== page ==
There are further depths to analyze this but I think it's summed up sufficiently in toxic masculinity, authoritarianism, and insufficient checks on power.

    All opinions are my own and in no way reflect that of my employer.
  • lwt1973lwt1973 King of Thieves SyndicationRegistered User regular
    Here's another part of this fiasco:
    MSU will pay for Simon's legal fees, an MSU spokeswoman said. The university is paying for former gymnastics coach Kathie Klages' attorneys and for part of the criminal defense of former dean William Strampel.

    It never ends.

    "He's sulking in his tent like Achilles! It's the Iliad?...from Homer?! READ A BOOK!!" -Handy
  • AngelHedgieAngelHedgie Registered User regular
    MSU continues to be a profile in cowardice:
    The search for Michigan State University's next permanent president will be confidential, the 19-member committee leading the effort said Wednesday.

    "The (university's Board of Trustees) and the search committee also have had extensive discussions about whether the search should be open or confidential," MSU Trustees Dianne Byrum and Melanie Foster said Wednesday in a letter to alumni and staff. "In order to draw the strongest pool of candidates, the search for the next MSU president will be confidential."

    Byrum and Foster are also co-chairs of the university's presidential search committee, which has been charged with finding candidates to replace Interim President John Engler.

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  • SummaryJudgmentSummaryJudgment Today we will paint a mountain that owes us nothing. Registered User regular
    MSU continues to be a profile in cowardice:
    The search for Michigan State University's next permanent president will be confidential, the 19-member committee leading the effort said Wednesday.

    "The (university's Board of Trustees) and the search committee also have had extensive discussions about whether the search should be open or confidential," MSU Trustees Dianne Byrum and Melanie Foster said Wednesday in a letter to alumni and staff. "In order to draw the strongest pool of candidates, the search for the next MSU president will be confidential."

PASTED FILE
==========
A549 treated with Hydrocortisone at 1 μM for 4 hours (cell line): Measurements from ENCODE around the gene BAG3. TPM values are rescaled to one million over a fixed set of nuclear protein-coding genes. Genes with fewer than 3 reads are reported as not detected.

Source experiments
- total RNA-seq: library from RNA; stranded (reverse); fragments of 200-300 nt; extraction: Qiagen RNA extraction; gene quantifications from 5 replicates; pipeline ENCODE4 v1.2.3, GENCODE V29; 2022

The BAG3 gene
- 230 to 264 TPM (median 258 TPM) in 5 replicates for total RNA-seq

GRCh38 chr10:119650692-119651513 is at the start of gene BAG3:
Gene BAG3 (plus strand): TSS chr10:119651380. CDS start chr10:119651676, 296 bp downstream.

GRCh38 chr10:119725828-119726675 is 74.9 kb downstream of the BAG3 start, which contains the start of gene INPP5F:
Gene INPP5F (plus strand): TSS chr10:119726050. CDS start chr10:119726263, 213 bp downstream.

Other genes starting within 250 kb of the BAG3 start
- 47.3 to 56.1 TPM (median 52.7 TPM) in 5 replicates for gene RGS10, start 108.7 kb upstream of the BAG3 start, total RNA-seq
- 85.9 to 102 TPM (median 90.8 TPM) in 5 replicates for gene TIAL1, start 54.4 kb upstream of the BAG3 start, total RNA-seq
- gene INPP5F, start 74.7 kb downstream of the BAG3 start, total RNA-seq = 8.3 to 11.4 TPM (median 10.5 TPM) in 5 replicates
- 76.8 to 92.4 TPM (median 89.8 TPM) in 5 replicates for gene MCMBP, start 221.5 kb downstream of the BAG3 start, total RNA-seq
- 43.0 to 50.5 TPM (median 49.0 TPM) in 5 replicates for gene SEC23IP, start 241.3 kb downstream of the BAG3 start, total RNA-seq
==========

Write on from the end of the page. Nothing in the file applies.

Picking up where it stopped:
Byrum and Foster are also co-chairs of the university's presidential search committee, which has been charged with finding candidates to replace Interim President John Engler.

    I'm reading about the trustees, there, but I don't see any comment from anyone maybe more fairly associated as "the university"

    The two that were up lost their re-election bids.

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    The Cosmic AC said, "I WILL."

    Man said, "We shall wait."
  • enlightenedbumenlightenedbum Registered User regular
    Well, didn't run. Two more years til we can knock out a couple more. State Democratic Party better not nominate fucking Ferguson again. Mosallum is almost vaguely tolerable and he's the other one up.

    Herbert Hoover got 40% of the vote in 1932. Friendly reminder.
    SummaryJudgment
  • AngelHedgieAngelHedgie Registered User regular
    Oh, and MSU doesn't just fail its students, athletes, and the community with regards to sexual harassment and assault.

    It fails its faculty as well.

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  • enlightenedbumenlightenedbum Registered User regular
    Trustee Perles has resigned, citing his health (84 + Parkinson's). He's a direct party to one of the various lawsuits from his team as AD.

    Snyder gets to appoint a replacement to finish his term. Whitmer takes office on January 1, so if Snyder dilly dallies she would get to. I would imagine that if Snyder makes the appointment, the board will remain 4-4 on Engler, if Whitmer does it will be 5-3 for firing the bastard.

    Herbert Hoover got 40% of the vote in 1932. Friendly reminder.
  • SyphonBlueSyphonBlue Registered User regular
    Trustee Perles has resigned, citing his health (84 + Parkinson's). He's a direct party to one of the various lawsuits from his team as AD.

    Snyder gets to appoint a replacement to finish his term. Whitmer takes office on January 1, so if Snyder dilly dallies she would get to. I would imagine that if Snyder makes the appointment, the board will remain 4-4 on Engler, if Whitmer does it will be 5-3 for firing the bastard.

    And that's why he resigned now, rather than wait a whole month.